PowerShrink reduces IC power consumption by half, claims company
Semiconductor start-up SuVolta has introduced its PowerShrink low-power platform, which the company claims reduces the power consumption of CMOS ICs, used in mobile devices, by 50% or more while maintaining performance and improving yields.
SuVolta and Fujitsu Semiconductor Limited also jointly announced that Fujitsu has licensed SuVolta’s PowerShrink low-power technology.
The company says that its new platform reduces power consumption by minimising electrical variation of the threshold voltage of a chip’s transistors. The team behind the new platform achieved this by using "Deeply Depleted Channel" (DDC) CMOS technology.
SuVolta claims supply voltage reductions of over 30% and reduction of leakage power consumption by at least 80%.
Cypress Semiconductor founder and CEO Dr T J Rodgers said SuVolta has developed an innovative way to significantly reduce CMOS transistor active and leakage power.
Rodgers added, "By tightening threshold voltage variability while maintaining performance at lower supply voltage, SuVolta’s platform extends the useful life of bulk planar CMOS processes and the products they enable and negates the need for costly, complex technologies like EUV lithography, FD-SOI or FinFETs.
Furthermore, the technology enables companies to preserve and extend the legacy IP blocks they have spent years developing."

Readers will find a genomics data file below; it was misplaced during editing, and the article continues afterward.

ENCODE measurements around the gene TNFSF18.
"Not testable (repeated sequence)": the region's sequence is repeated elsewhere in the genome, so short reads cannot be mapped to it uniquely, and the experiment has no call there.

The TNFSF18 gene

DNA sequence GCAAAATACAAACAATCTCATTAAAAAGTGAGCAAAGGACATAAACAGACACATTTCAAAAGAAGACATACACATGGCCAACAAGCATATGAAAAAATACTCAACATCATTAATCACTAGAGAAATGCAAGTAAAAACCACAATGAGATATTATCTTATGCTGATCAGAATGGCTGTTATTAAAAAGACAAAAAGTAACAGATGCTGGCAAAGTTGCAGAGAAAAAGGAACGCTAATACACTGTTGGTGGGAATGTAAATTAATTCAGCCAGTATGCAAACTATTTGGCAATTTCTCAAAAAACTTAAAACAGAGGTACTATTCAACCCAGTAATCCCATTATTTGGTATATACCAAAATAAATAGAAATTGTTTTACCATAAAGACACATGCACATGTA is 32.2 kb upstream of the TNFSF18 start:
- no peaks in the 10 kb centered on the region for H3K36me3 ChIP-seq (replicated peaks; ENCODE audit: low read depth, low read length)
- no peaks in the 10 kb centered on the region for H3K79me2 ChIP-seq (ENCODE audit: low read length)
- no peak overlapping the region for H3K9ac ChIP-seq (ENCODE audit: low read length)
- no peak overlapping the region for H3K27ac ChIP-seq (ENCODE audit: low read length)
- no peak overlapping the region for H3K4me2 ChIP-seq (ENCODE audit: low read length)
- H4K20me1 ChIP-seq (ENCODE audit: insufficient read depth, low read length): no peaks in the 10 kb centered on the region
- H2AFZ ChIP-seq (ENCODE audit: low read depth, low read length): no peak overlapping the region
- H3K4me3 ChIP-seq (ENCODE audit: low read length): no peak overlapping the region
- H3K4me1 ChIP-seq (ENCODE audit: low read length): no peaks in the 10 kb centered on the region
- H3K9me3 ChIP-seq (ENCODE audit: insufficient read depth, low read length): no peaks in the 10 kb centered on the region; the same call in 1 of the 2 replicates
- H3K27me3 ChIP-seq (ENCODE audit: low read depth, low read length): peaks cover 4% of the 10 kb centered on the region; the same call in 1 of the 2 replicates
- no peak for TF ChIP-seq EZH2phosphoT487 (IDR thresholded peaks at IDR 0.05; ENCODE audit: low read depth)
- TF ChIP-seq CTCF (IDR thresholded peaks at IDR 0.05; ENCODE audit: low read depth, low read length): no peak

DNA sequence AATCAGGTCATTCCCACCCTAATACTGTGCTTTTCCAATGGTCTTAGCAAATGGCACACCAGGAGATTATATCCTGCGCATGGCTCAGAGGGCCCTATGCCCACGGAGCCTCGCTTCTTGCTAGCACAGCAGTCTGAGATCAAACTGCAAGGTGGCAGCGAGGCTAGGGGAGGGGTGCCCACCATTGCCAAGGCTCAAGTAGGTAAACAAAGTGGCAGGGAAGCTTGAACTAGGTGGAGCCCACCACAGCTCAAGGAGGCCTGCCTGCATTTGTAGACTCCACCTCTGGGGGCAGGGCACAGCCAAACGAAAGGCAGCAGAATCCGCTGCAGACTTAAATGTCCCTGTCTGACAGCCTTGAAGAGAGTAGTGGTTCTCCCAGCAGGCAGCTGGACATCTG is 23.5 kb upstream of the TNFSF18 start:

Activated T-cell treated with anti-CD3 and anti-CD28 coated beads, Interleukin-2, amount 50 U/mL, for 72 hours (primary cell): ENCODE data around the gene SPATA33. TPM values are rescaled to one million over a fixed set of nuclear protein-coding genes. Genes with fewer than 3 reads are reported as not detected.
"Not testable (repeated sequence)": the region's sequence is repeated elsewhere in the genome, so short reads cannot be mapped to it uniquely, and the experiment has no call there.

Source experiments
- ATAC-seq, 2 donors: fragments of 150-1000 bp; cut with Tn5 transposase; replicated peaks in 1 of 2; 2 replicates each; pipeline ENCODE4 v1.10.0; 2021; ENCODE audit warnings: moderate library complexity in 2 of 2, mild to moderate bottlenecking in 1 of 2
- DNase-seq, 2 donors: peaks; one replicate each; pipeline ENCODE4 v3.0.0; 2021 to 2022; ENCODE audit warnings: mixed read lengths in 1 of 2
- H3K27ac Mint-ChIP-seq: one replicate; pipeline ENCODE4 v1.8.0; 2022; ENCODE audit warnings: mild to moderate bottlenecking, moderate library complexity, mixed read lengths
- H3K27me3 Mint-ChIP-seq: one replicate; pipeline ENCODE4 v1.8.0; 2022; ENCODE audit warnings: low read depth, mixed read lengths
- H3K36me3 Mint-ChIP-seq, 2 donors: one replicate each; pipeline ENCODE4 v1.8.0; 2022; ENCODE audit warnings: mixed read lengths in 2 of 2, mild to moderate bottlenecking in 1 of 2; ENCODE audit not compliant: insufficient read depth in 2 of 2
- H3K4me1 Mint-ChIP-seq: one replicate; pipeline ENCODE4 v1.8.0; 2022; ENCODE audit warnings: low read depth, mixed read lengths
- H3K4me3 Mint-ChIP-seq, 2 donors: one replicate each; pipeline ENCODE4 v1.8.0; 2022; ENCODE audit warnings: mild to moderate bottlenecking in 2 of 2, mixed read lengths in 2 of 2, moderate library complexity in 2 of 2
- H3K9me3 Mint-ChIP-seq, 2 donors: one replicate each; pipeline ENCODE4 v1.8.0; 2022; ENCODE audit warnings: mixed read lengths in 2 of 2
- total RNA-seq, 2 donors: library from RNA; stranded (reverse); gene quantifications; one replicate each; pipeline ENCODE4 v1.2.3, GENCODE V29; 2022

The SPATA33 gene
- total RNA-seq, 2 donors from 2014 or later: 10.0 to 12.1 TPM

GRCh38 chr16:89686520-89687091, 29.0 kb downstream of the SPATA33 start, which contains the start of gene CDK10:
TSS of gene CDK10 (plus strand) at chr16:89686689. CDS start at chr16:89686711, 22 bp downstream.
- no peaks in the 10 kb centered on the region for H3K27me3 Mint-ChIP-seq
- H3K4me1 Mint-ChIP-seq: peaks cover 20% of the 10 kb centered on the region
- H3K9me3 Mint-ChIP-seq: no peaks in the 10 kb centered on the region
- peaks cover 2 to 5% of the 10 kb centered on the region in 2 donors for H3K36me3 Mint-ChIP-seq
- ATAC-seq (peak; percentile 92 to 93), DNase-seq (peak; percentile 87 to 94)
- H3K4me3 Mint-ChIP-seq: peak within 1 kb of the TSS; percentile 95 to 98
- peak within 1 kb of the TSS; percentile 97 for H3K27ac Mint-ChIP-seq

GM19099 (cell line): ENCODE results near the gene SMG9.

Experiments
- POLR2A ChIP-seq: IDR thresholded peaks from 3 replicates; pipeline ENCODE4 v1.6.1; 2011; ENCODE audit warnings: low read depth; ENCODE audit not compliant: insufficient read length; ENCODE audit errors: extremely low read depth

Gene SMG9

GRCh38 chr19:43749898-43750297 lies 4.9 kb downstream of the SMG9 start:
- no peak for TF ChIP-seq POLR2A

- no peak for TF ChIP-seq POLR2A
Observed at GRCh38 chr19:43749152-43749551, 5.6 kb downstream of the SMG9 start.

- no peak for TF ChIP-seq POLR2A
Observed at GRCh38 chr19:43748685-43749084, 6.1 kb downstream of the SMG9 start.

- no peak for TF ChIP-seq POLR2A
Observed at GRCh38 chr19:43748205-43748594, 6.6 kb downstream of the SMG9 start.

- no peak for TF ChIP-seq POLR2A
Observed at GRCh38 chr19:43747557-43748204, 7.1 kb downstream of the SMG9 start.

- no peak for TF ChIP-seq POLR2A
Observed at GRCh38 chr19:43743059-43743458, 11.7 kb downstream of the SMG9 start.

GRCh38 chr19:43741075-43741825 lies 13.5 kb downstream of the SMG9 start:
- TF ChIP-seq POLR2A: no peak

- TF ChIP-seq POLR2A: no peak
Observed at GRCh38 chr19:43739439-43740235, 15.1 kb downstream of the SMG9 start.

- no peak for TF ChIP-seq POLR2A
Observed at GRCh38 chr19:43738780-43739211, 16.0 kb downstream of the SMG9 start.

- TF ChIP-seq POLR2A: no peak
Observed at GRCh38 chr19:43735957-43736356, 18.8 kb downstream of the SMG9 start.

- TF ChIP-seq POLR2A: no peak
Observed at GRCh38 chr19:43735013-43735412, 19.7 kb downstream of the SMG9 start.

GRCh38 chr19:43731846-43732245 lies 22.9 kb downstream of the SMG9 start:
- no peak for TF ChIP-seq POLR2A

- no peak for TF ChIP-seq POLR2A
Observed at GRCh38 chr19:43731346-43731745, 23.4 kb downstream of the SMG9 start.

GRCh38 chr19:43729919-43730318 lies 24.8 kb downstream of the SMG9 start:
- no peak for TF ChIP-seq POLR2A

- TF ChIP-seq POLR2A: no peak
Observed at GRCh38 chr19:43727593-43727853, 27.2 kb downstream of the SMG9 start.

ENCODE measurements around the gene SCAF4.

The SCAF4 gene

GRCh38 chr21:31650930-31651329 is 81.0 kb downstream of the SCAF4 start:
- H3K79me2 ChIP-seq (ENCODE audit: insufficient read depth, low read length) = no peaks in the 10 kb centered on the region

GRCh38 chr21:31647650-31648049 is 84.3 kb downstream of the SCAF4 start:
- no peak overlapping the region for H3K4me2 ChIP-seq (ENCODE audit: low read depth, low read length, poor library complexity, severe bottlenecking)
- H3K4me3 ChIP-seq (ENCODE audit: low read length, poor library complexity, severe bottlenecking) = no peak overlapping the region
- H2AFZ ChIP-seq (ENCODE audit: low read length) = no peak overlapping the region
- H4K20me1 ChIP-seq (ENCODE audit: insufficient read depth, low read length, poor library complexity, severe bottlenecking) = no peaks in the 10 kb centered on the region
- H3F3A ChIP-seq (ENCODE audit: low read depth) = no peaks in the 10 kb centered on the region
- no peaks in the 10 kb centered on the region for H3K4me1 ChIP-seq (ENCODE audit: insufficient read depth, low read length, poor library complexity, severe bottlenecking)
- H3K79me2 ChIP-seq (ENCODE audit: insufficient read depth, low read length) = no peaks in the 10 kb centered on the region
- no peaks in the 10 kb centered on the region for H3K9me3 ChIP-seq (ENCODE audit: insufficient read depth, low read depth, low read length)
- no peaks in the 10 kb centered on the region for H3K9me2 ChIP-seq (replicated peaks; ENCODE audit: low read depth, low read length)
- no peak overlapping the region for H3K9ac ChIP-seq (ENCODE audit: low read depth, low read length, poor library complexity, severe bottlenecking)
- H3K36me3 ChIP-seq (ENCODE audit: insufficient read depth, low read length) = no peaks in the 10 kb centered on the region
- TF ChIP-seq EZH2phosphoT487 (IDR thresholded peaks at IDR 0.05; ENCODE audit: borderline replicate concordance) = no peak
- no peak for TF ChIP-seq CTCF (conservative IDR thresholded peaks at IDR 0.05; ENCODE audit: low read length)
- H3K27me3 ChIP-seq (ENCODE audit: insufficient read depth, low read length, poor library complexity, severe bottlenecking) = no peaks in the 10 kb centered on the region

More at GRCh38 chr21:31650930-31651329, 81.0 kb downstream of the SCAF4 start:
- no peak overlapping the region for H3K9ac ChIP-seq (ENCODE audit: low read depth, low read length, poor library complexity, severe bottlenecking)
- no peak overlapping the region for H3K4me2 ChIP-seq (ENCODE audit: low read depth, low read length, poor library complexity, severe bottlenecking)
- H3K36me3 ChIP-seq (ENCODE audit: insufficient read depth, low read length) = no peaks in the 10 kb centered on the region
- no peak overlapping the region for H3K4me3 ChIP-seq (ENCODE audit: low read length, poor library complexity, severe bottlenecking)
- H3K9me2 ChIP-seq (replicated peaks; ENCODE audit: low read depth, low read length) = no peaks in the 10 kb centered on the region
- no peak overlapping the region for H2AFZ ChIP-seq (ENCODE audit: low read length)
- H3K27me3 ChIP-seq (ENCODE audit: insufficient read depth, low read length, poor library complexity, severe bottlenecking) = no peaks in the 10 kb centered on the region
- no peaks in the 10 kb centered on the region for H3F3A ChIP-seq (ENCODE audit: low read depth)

SuVolta said that it has demonstrated large SRAM blocks operating below 0.5 volts, which is among the lowest reported for 65nm CMOS technology, and is significantly lower than typical SRAM minimum operating voltages of 0.8 volts and higher in conventional CMOS technologies.
SuVolta CTO Dr. Scott Thompson said, "Up to this point in time, semiconductor process technology innovation has primarily focused on increasing performance. But the biggest problem in semiconductors today is not performance but power."
"SuVolta is solving the power impasse by significantly reducing transistor threshold voltage variation and therefore enabling supply voltage scaling.
"SuVolta’s DDC sub-micron technology addresses threshold voltage control by limiting random and other sources of dopant fluctuation while simultaneously improving carrier mobility and reducing device capacitance so as to maintain circuit speed at much lower power."
The company said the new platform is compatible with current manufacturing and design infrastructure.
SuVolta’s DDC transistor leverages existing CMOS design rules and process flows, and can be manufactured in existing fabs because it does not require new equipment or new materials.